Pre-season was a mixture of (relative) promise and hope, tinged with the disappointment and sadness that two of our best players were departing.
As Cody McDonald and Bradley Dack headed off for pastures new, Ady set about bringing in reinforcements to address the issues of 2016-17.
On the whole the recruitment would have to be filed under the ‘promising if not proven’ tag, but I was by no means disappointed with who we brought in.
Therefore this, coupled with the pre-season results and performances, meant I was a tad more optimistic as Saturday August 5 started to appear on the horizon.
My optimism has sadly proved to be horrendously misplaced, because since the campaign got underway in earnest I am not even sure I recognise what we have become, both on the pitch…
- No win in six league games
- Five defeats from first eight games
- Two points from the first 18 available
- Second from bottom in the league
- NO goals scored in four away games
- Two missed penalties
- Only two goalscorers in our first eight fixtures
- Blanks in five of those eight games
And also off it…
- Stuart Nelson – former POTY and 2012-13 title winner – rumoured to be training with the Under 18’s
- A row between Adrian Pennock and Josh Wright leading to the latter – last season’s top scorer & POTY – having his contract torn up when we could have sold him for a fee
- Court case with former caterers Centreplate still hanging over us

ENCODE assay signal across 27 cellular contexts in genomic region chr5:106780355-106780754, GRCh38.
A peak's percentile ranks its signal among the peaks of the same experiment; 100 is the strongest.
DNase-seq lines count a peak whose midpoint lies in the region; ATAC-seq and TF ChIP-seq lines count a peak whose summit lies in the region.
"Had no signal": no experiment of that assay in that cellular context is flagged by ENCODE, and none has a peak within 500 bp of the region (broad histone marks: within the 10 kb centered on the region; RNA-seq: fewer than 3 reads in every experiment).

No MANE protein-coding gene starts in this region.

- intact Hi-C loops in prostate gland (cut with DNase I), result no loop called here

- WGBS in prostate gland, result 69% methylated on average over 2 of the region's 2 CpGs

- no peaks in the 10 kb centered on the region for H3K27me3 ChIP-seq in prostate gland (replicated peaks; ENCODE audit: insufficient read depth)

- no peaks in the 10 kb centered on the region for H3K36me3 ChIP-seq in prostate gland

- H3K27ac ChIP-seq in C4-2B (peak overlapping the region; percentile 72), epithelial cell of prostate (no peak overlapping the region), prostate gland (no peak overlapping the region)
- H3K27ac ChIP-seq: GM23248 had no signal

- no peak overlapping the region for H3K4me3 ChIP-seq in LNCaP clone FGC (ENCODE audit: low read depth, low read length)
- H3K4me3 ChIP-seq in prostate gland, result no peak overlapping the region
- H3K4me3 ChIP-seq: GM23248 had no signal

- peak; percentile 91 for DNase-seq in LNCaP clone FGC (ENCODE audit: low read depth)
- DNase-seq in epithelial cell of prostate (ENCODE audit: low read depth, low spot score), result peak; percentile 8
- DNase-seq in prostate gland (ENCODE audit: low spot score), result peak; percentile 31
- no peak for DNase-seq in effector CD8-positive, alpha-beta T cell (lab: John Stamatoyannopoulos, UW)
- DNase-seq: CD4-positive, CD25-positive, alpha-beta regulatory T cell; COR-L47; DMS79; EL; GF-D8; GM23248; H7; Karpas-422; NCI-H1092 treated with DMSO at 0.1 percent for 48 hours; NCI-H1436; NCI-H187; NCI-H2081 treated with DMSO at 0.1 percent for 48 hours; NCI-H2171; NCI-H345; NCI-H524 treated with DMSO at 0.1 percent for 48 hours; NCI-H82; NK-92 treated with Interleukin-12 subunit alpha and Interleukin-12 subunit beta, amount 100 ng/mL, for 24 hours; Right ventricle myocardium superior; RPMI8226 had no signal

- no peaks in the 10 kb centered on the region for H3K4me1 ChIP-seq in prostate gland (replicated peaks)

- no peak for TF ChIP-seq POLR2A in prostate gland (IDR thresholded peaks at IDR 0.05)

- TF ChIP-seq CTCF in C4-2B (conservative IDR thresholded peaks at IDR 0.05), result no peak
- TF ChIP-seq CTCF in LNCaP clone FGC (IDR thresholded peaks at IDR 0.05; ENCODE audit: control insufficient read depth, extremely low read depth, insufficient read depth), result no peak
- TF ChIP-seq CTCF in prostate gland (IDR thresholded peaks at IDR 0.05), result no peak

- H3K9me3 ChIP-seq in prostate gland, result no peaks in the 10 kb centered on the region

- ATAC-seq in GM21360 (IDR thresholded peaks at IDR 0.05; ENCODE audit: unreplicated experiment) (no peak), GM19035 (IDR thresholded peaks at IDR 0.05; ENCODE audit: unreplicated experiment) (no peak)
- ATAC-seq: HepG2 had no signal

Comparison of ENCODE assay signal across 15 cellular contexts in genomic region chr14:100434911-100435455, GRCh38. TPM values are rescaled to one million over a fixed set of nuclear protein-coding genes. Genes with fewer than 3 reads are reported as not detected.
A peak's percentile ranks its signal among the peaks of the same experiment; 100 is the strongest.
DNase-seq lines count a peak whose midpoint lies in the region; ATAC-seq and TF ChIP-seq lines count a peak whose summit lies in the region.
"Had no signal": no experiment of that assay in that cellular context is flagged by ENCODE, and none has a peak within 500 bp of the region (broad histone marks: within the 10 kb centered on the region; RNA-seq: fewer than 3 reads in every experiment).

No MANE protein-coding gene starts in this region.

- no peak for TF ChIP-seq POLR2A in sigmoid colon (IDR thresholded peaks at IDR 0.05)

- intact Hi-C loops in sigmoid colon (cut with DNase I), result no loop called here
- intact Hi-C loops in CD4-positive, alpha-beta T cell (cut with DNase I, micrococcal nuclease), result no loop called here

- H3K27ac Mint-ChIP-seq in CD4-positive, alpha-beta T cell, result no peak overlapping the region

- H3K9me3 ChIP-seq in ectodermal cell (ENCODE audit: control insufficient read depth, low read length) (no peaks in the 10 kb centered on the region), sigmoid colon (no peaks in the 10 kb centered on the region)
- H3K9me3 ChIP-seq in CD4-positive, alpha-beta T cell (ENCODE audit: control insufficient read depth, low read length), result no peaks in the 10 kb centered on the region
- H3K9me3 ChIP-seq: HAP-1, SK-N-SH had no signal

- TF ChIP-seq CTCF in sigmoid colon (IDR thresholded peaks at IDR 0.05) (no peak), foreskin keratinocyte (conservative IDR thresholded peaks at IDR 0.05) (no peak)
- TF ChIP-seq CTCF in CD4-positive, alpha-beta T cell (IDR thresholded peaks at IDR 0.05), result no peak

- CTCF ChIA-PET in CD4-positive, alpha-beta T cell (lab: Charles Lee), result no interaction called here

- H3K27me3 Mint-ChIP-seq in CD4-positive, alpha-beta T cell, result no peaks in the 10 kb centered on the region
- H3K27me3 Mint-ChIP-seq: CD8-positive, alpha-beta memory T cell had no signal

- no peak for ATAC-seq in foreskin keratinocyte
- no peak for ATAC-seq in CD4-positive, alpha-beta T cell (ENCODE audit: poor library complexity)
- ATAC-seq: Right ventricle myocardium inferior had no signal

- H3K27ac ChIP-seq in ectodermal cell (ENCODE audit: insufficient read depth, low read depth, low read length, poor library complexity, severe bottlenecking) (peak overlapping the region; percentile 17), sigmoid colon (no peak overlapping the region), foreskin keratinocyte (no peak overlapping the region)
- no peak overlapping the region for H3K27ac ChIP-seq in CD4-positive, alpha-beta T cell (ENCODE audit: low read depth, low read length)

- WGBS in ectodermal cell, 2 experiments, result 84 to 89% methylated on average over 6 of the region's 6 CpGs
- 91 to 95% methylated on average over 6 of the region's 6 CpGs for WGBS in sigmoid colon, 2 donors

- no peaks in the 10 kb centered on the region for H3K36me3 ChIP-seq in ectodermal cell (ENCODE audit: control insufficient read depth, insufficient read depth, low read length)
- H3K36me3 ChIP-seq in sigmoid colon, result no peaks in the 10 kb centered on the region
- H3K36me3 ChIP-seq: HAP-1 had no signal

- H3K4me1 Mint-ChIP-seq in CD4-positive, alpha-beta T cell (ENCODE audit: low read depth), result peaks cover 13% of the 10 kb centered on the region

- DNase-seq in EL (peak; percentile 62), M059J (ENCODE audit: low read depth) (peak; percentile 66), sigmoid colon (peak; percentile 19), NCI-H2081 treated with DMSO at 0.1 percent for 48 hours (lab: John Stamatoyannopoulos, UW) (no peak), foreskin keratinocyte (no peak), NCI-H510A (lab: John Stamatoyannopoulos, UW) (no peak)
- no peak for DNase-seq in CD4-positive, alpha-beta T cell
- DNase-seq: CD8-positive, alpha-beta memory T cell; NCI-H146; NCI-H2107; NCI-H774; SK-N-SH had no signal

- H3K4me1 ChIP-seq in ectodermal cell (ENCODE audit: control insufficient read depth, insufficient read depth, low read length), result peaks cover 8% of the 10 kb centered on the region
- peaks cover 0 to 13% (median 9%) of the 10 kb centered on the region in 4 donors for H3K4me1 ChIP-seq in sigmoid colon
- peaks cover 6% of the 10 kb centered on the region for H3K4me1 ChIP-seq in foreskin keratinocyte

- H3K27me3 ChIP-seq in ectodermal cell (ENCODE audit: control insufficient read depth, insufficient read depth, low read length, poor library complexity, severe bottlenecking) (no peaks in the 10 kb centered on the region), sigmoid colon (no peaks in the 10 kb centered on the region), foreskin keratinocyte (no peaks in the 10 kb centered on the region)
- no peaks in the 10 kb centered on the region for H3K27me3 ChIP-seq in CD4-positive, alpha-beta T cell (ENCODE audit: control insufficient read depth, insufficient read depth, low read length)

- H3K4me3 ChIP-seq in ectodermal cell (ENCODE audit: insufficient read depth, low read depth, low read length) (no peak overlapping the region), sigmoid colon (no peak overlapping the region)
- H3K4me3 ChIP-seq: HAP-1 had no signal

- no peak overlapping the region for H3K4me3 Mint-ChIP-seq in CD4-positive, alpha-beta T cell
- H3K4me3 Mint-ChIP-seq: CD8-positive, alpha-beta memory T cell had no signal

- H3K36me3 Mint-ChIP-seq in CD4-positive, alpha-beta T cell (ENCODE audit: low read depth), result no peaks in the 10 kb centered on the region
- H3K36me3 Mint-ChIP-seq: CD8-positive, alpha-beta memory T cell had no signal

- An employment tribunal with former manager Justin Edinburgh too
- Our now ex-vice chairman Michael Anderson to answer charges of fraud in America
- Cutting all ties with our established and well respected Community Trust programme
I have always tried to have a positive disposition and to have my glass half-full, but the bottom line is we have been in decline and a state of stagnation since that evening at the DW Stadium back in January 2016.
Sadly, unless drastic changes are made rather quickly, I can only see us heading one way, and that way is not up.
We are a pale shadow of the side of 2015-16, where we played a vibrant brand of football and worked hard for one another.
Yes it ultimately ended in disappointment and heartache, but back then I felt nothing like I do right now.
At least during that campaign I was afforded the luxury of being able to do one thing.
As I write this now, with a man in charge of us who has a win ratio of just 17.2% in all competitions, I feel nothing but resignation.
I have never ever before wanted my football club to lose a game, but things are currently so desperate that, if a defeat tonight meant the end of Adrian Pennock… well, you know.
Look, of course I don’t want us to lose because we need all the points we can get.
But what I will say is this…
“Adrian, if you love this club as much as you keep telling us, then please – I beg of you – do the right thing.”
Go and offer the one thing to the chairman that will stop me and thousands of other Gills fans feeling it.